It is not often that a primary teacher's heart leaps, but Sue Palmer's did when she saw this simple, sturdy chart
The simplest things are always the best. When I unwrapped this huge red and yellow vinyl wall chart, with its neatly-sewn transparent pockets for displaying and storing letter cards, my primary teacher's heart leapt. It's so utterly neat, bright, useful and, above all, sturdy. The stitching is heavy-duty and the whole thing has a wipe-clean surface. You know at a glance that this could survive in an infant classroom.
The chart is 1m by 1.5m and has four rows of six transparent pockets. Into each of these you insert a letter card complete with picture cue. In order to get 26 letters into 24 spaces, W shares a card with X and Y with Z. There are colourful pictures, satisfying size and sensible choices of words. Also included is a set of 26 word cards printed with 100 of the most common words. The idea is that teachers add more words to the cards as time goes on, and children consult them when they need a spelling word.
I think this would be a mistake as children are awful at replacing cards after they've used them and your classroom would be full of lost souls wandering around saying "Who's got the 'm' words?". Better to supply word lists on each table, or in personal word books or on word mats they can lean on as they write.
My preferred use for the chart would be as a storage unit for cards for phonics teaching - starting with letters then adding in blends and digraphs as you cover them in class. A set of illustrated blends cards is available from Hope but as yet none of the vowel digraphs - you'd have to make your own on A5 card.
With phonics teaching on its way back in, good size "word building cards" will be invaluable for demonstrating onset and rhyme, and how to build consonant-vowel-consonant words and words with a variety of vowel sounds. They are also a useful resource for games and activities in which children build words themselves. Even returning cards to the correct pocket teaches letter-matching skills and alphabetical order. Storage for these sorts of bits and pieces is a perennial problem - the pockets solve it and the whole unit doubles as an attractive alphabet wall chart.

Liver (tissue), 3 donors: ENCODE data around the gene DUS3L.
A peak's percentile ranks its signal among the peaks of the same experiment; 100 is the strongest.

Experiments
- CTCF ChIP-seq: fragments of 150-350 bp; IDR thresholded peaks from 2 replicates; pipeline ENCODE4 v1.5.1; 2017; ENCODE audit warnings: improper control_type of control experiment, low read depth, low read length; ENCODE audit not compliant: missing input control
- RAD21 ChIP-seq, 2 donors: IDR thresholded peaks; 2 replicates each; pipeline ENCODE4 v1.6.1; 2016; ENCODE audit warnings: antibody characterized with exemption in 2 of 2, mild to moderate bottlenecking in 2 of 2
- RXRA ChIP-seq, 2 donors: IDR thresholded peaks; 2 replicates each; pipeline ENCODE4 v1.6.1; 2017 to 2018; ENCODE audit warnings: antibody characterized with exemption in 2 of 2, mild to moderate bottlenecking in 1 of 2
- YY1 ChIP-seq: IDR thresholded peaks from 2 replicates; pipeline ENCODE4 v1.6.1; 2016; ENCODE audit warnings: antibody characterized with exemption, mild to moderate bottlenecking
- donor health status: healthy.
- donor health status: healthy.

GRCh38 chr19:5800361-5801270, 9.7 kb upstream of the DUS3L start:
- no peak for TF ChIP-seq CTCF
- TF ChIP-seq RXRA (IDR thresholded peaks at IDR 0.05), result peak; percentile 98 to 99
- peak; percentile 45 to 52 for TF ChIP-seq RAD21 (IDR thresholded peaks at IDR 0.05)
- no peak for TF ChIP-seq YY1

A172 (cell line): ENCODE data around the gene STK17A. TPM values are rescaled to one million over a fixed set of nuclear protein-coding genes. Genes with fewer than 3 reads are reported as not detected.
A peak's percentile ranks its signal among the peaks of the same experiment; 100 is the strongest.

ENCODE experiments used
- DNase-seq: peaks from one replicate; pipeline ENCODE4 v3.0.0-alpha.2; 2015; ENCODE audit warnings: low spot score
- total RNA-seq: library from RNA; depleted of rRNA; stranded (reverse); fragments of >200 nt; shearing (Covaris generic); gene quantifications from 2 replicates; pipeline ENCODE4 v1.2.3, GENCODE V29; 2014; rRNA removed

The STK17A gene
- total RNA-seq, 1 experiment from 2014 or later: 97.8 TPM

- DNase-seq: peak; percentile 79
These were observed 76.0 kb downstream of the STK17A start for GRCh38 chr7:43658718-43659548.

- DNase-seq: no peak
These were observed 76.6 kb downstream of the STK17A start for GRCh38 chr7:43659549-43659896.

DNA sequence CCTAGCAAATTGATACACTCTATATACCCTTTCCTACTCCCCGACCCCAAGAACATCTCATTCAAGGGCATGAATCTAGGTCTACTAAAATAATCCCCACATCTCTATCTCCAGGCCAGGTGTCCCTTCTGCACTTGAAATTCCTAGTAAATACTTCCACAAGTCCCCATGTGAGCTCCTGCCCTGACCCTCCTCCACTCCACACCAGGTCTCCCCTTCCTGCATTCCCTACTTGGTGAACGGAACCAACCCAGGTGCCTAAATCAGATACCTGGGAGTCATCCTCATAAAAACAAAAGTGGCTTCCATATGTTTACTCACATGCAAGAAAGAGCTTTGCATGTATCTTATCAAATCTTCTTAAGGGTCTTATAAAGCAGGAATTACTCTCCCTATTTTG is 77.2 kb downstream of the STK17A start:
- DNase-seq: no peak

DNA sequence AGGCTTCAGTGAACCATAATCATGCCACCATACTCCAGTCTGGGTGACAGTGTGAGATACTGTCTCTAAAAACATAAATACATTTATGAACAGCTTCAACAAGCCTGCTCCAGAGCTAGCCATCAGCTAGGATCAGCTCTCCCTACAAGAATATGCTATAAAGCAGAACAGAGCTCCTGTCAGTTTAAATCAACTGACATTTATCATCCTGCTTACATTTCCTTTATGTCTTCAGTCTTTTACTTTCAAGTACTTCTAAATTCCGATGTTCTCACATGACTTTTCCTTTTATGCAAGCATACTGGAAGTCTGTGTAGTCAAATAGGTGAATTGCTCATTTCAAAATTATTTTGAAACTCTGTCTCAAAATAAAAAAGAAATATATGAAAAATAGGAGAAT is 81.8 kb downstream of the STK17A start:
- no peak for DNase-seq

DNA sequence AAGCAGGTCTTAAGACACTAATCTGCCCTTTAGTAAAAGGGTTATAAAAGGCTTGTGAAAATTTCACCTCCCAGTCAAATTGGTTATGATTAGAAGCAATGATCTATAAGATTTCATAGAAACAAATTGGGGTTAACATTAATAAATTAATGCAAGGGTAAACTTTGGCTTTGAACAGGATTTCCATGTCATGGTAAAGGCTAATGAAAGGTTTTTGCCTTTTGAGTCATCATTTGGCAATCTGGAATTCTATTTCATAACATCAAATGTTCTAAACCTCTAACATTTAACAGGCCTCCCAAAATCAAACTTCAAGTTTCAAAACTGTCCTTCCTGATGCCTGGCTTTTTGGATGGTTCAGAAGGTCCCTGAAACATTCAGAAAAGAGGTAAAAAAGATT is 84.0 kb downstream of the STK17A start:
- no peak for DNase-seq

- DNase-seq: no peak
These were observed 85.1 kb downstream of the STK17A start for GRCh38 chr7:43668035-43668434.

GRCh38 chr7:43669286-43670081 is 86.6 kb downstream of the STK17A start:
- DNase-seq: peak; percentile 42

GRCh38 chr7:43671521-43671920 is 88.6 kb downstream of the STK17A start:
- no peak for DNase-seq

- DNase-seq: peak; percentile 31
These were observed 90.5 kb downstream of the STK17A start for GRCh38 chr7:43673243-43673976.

There is nothing new or innovative about the Wordbank Wall Chart and its accessories but everything has been well-designed and classroom teachers have obviously been consulted. There are metal eyelets in the chart for securing it to the wall and self-adhesive hooks are provided (they seem sticky enough, although the one I attached to my office door used to come off).
The letter and word cards are printed in a clear infant font (q unfortunately doesn't have a flick, but you could add one yourself) and alternatives sets are available in Sassoon cursive font. Since the pockets are transparent and the alphabet letters removable the chart is versatile: once fed up with phonics you could use it for storing numbers, or assessment materials or anything else you fancy.
However, pound;60 seems a lot to invest in a simple storage item and a talented seamstress could probably run one up at a fraction of the cost. But for those who aren't a dab hand with a needle this would be a hard-wearing, attractive and really useful investment for the early years classroom.
* Hope Education, Orb Mill, Huddersfield Rd, Oldham, Lancs OL4 2ST. Tel: 0161-633 6611. Stand B4